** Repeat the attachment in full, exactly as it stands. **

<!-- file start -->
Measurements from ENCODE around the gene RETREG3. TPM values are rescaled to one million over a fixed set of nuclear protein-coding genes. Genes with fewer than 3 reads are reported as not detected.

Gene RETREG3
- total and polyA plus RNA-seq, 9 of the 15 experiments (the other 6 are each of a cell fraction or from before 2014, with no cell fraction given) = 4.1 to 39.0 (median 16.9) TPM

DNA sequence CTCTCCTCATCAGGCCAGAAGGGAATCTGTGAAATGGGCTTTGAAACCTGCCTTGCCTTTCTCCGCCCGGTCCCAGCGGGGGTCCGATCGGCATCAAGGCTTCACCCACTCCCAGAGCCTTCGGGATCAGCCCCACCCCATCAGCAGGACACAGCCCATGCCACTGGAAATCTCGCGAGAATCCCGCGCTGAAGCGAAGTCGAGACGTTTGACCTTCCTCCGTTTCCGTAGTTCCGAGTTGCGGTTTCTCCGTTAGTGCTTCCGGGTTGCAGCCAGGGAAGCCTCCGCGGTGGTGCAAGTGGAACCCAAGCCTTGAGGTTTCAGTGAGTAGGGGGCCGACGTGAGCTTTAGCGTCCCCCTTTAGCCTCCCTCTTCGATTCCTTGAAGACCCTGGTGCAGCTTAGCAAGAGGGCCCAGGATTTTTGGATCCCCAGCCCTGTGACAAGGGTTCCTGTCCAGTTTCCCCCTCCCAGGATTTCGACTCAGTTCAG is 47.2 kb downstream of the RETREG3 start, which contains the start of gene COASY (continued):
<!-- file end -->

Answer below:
Measurements from ENCODE around the gene RETREG3. TPM values are rescaled to one million over a fixed set of nuclear protein-coding genes. Genes with fewer than 3 reads are reported as not detected.

Gene RETREG3
- total and polyA plus RNA-seq, 9 of the 15 experiments (the other 6 are each of a cell fraction or from before 2014, with no cell fraction given) = 4.1 to 39.0 (median 16.9) TPM

DNA sequence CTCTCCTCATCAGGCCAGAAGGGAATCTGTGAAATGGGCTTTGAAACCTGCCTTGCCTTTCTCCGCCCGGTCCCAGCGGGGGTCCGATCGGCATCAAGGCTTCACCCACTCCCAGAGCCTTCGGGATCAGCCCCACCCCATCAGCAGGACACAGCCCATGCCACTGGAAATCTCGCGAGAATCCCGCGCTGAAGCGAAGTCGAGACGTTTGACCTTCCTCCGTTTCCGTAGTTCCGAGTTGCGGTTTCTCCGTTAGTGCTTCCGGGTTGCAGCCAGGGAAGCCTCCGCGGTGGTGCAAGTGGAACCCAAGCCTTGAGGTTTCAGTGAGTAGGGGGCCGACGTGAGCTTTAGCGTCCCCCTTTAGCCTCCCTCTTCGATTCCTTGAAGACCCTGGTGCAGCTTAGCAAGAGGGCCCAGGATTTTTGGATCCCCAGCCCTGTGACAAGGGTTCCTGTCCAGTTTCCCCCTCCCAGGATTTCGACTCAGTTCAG is 47.2 kb downstream of the RETREG3 start, which contains the start of gene COASY (continued):